Insurers will be able to offer rehabilitation without admitting liability

Insurers will be able to apologise to claimants without admitting liability, under amendments made to the Compensation Bill by the House of Lords.

The move is expected to provide a boost to insurers' efforts to provide prompt rehabilitation to personal injury claimants, as treatment can be provided when the claim is initially made.

Steve Thomas, Zurich technical liability manager, said: "A big barrier to rehabilitation has been lifted. We will now be able to make an offer of rehab and care without admitting liability."

Phil Bell, Royal & SunAlliance (R&SA) technical liability manager, commented: "Behaviour towards rehabilitation will also have to change. This is something to be encouraged and will give better access to rehab."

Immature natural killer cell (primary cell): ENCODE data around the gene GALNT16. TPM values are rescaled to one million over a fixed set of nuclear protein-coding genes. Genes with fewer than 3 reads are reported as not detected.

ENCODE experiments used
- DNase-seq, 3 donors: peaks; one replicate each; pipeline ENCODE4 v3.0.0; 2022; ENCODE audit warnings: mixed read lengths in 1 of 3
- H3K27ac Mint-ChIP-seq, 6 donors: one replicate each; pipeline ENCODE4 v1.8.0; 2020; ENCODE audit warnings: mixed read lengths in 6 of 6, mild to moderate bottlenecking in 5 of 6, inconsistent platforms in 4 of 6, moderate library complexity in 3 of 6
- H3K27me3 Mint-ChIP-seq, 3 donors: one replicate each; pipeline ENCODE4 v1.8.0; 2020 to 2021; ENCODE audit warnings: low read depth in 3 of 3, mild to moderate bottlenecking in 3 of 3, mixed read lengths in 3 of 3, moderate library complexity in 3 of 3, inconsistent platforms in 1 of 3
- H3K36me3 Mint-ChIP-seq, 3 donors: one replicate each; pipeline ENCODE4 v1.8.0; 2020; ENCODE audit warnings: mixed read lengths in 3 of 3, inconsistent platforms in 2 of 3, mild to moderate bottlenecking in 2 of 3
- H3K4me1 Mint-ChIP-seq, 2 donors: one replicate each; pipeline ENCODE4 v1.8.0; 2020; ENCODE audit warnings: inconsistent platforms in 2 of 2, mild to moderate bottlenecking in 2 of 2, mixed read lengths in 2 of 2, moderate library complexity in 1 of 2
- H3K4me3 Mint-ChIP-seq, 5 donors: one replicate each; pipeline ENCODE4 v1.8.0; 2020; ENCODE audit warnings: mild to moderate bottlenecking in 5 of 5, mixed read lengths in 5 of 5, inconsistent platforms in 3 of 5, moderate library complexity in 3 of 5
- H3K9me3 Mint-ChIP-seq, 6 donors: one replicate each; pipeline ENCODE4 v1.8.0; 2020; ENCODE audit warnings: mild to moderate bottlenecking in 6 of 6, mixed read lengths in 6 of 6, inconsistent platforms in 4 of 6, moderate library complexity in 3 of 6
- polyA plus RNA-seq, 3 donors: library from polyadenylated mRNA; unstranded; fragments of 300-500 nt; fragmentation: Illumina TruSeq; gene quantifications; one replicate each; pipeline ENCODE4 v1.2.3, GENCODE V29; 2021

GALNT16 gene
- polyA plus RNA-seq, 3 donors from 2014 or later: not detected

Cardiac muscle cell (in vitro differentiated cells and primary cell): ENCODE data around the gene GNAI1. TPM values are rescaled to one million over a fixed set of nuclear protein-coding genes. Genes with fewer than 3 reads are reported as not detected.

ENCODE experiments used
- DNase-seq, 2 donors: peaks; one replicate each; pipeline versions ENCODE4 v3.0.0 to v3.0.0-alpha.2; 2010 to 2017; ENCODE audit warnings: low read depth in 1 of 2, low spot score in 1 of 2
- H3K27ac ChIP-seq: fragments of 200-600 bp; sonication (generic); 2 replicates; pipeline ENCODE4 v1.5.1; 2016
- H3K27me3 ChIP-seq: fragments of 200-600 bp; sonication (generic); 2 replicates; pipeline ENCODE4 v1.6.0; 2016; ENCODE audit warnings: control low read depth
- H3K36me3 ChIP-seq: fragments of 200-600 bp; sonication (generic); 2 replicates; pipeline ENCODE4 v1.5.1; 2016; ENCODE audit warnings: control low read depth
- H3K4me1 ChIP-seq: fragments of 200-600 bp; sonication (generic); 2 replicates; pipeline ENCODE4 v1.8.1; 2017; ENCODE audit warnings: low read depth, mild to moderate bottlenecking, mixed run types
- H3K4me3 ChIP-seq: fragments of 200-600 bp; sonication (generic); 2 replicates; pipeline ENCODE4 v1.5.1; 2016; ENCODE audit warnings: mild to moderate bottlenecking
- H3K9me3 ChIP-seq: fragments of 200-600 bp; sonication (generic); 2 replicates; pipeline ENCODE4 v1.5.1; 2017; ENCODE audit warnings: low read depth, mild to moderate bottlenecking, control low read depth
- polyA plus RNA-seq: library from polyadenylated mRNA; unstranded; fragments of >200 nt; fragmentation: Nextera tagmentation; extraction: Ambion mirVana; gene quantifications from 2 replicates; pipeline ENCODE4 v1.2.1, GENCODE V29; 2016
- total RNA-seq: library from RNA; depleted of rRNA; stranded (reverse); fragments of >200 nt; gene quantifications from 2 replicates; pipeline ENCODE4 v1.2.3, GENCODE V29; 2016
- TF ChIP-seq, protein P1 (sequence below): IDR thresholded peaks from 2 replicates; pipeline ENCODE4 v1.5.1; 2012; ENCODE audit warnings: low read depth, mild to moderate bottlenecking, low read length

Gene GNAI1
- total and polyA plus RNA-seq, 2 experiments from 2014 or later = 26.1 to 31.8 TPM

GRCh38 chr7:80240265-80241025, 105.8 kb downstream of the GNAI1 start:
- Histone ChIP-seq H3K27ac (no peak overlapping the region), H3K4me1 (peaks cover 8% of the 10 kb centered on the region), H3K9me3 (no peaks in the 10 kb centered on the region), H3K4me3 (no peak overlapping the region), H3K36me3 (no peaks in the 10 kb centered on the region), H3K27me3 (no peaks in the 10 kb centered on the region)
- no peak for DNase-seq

The Bill will be amended before it reaches the Commons on 27 March.

Meanwhile, attempts to remove the controversial clause 1 from the Compensation Bill, which attempts to clarify the definition of negligence, have failed.

The clause, which introduces a "desirable activity" test, has been met with scepticism from Norwich Union, R&SA, and the Association of Personal Injury Lawyers.

Bell said the clause could lead to further satellite litigation while courts decide what can be termed as "desirable".

He added: "Anything leading to litigation would have a direct impact on premiums.

"The extra costs has to be paid for in some way, and it is logical that it would be through premiums."

But Zurich, the largest insurer of local authorities, supports the clause.

Thomas said: "It will be down to the courts to decide what is a desirable activity.

"Ultimately it will be the courts which are the final arbiters of the law."